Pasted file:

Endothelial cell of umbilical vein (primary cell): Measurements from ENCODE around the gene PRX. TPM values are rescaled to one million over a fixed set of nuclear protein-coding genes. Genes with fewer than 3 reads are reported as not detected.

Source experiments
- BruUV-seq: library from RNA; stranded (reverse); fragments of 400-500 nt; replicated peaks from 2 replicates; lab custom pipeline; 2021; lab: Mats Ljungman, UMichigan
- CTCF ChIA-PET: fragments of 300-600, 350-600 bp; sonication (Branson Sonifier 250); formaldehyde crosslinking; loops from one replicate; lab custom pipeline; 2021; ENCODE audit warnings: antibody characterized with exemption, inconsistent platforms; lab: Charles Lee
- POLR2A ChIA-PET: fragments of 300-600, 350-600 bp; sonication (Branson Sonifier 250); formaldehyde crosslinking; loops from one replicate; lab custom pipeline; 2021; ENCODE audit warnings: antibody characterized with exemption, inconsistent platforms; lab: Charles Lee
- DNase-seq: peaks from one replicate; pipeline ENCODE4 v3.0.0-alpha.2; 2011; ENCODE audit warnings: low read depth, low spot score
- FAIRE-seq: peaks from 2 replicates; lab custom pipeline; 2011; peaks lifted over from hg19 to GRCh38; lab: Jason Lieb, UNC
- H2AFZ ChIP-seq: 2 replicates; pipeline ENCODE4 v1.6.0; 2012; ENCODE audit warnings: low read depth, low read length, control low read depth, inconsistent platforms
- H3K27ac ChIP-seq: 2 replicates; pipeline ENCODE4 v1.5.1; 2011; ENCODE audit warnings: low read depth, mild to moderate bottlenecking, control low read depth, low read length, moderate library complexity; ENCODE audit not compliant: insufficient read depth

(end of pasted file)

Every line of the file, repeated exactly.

Endothelial cell of umbilical vein (primary cell): Measurements from ENCODE around the gene PRX. TPM values are rescaled to one million over a fixed set of nuclear protein-coding genes. Genes with fewer than 3 reads are reported as not detected.

Source experiments
- BruUV-seq: library from RNA; stranded (reverse); fragments of 400-500 nt; replicated peaks from 2 replicates; lab custom pipeline; 2021; lab: Mats Ljungman, UMichigan
- CTCF ChIA-PET: fragments of 300-600, 350-600 bp; sonication (Branson Sonifier 250); formaldehyde crosslinking; loops from one replicate; lab custom pipeline; 2021; ENCODE audit warnings: antibody characterized with exemption, inconsistent platforms; lab: Charles Lee
- POLR2A ChIA-PET: fragments of 300-600, 350-600 bp; sonication (Branson Sonifier 250); formaldehyde crosslinking; loops from one replicate; lab custom pipeline; 2021; ENCODE audit warnings: antibody characterized with exemption, inconsistent platforms; lab: Charles Lee
- DNase-seq: peaks from one replicate; pipeline ENCODE4 v3.0.0-alpha.2; 2011; ENCODE audit warnings: low read depth, low spot score
- FAIRE-seq: peaks from 2 replicates; lab custom pipeline; 2011; peaks lifted over from hg19 to GRCh38; lab: Jason Lieb, UNC
- H2AFZ ChIP-seq: 2 replicates; pipeline ENCODE4 v1.6.0; 2012; ENCODE audit warnings: low read depth, low read length, control low read depth, inconsistent platforms
- H3K27ac ChIP-seq: 2 replicates; pipeline ENCODE4 v1.5.1; 2011; ENCODE audit warnings: low read depth, mild to moderate bottlenecking, control low read depth, low read length, moderate library complexity; ENCODE audit not compliant: insufficient read depth